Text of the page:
In early 2005, the European Anti-Fraud Office (OLAF) issued a report that incriminated the Polisario for its practices regarding the humanitarian aid it receives from the European Union and other international and non-governmental organizations.
Among its findings, the report pointed out that “the Sahwari population is the first victim of these practices of embezzlement of international aid which has generally been condemned by various international organizations, beginning with the UNHCR but also by the World Food Programme and by an American NGO, the US Committee for Refugees and Immigrants (USCRI)”. It also stressed that humanitarian aid sent to the population living in the Tindouf camps is not based on any verifiable data, adding that, since the breakout of the conflict in 1975, the Polisario has been overestimating the number of people living there in order to obtain larger amounts of humanitarian assistance.
In the same connection, the report points out that the Algerian Red Crescent and the Polisario are the first beneficiaries of this humanitarian assistance and detailed how the leaders of the Polisario use this financial manna either to buy arms or luxury real estate in the Canary Islands and mainland Spain.
In March 2008, the non-governmental organization, Interfaith International stated before the UN Human Rights Council that the “Polisario is misappropriating and reselling humanitarian aid and is spending enormous sums of money for military parades.”
In February 2010, Mesaud Ramdane, president of the Sahwari Association for the Defence of Human Rights (Asadeh) denounced the “systematic embezzlement by the Polisario of humanitarian aid intended for the population in the camps of Tindouf.” He went on to say that “it is not in the interests of the Polisario, which takes its orders from Algeria, to go ahead with a census of the Sahrawi population in the Tindouf camps [because] the Polisario is inflating the number of persons living there in order to receive substantial humanitarian assistance.”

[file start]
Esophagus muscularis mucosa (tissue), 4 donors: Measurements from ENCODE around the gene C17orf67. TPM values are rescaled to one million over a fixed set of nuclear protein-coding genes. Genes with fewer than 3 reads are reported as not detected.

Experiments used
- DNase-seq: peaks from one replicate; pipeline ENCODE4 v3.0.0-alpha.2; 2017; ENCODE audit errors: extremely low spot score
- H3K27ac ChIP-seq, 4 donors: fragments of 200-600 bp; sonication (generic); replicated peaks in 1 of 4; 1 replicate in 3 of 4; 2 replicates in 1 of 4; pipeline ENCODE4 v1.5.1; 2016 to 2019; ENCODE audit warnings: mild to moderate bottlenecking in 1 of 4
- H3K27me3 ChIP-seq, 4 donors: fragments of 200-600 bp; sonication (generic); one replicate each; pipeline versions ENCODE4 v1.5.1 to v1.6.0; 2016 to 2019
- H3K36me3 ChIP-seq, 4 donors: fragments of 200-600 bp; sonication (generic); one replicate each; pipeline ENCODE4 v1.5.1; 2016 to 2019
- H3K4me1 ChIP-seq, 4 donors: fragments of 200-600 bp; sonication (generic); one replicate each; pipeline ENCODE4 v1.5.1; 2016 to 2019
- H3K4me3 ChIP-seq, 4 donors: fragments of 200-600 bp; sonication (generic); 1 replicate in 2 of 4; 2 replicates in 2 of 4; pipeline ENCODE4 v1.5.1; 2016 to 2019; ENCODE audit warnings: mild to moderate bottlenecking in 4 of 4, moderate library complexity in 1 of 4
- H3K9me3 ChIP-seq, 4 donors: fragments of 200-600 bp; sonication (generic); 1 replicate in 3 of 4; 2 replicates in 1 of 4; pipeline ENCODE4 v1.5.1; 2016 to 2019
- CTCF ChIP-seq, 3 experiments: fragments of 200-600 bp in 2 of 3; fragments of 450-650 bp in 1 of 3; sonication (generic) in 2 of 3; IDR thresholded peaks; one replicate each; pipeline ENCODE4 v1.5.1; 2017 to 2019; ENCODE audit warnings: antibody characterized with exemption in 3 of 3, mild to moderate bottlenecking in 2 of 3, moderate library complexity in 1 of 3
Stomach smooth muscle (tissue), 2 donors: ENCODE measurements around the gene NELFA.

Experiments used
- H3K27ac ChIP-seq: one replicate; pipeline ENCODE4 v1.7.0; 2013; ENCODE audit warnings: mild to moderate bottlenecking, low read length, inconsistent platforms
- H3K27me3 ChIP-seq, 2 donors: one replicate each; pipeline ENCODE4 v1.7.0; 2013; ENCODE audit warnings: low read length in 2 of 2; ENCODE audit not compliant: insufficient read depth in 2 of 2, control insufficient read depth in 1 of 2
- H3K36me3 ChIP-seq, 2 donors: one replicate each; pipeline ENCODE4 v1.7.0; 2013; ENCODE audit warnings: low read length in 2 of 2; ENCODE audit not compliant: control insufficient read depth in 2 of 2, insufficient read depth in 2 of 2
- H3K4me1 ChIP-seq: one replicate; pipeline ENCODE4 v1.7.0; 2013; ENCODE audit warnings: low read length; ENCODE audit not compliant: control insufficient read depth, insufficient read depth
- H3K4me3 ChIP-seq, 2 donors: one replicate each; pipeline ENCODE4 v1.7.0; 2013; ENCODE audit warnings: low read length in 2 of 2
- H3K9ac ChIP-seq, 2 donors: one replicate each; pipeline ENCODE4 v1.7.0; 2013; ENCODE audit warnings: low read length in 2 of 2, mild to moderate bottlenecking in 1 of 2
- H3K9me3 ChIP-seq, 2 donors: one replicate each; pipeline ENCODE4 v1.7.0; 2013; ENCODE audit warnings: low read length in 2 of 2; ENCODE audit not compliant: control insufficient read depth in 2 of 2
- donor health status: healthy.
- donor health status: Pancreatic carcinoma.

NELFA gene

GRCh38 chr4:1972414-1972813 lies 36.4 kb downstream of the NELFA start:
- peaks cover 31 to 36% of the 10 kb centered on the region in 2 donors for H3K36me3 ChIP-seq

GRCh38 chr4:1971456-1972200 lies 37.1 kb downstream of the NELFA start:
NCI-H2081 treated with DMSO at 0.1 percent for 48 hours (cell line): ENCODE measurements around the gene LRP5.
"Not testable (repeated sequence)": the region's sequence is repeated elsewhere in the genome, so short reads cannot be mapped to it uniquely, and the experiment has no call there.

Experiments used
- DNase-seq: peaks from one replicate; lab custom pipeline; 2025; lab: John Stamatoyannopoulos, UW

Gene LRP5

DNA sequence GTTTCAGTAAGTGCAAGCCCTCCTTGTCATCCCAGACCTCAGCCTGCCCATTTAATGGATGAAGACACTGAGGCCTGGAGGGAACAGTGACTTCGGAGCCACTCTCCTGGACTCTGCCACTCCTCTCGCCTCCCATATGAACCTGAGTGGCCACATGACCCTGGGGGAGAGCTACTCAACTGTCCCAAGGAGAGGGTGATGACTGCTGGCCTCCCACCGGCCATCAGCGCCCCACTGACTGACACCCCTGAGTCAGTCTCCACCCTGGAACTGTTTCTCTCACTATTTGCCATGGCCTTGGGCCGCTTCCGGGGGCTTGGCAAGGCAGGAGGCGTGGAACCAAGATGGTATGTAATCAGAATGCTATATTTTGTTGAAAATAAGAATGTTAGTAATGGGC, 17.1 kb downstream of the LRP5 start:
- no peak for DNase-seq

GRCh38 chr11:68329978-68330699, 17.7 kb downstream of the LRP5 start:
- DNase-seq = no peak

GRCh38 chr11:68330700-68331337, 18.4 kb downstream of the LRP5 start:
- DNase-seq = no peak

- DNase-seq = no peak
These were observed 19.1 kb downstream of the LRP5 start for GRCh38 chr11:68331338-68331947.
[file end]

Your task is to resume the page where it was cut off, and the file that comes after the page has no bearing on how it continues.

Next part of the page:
Another example of the undemocratic ways of the Polisario and its determination to stifle dissenting voices is the case of Mustapha Salma Ould Sidi Mouloud. In April 2010, Mustapha Ould Sidi Mouloud visited the southern city of Smara for the first time in 30 years, and declared that the Autonomy Plan presented by Morocco in 2007 as “the ideal solution” to the conflict. On his way to the Tindouf camps, on September 21, he was kidnapped by Polisario militia and imprisoned in the desert for 71 days. He now seeks to return to the camps to join his family but is being denied access.
All these disreputable practices of the Polisario- widely documented in many works and reports- find no space in Spanish major media outlets. In fact, Spanish media executives are aware of the widespread support enjoyed by the Polisario among the overwhelming majority of their country’s public opinion. This support is evidenced by the more than 200 associations that lend support to the Sahrawi population in Tindouf and the thousands of Spanish families that host every summer about 10,000 Saharawi children. Therefore, any negative reporting about the Polisario would not be well received by Spaniards. Additionally, Spanish media reflects the prevailing mood in Spain. Spanish society seems not to have digested the fact that Morocco regained control of the Sahara at a critical moment in recent Spanish history, when Franco was dying. For many Spaniards, the late King Hassan II was not only opportunistic when he forced Spain into withdrawing from the Saharan territory; he also undermined unspoken Spanish plans to create a satellite state south of Morocco and deprive the latter of its African strategic depth.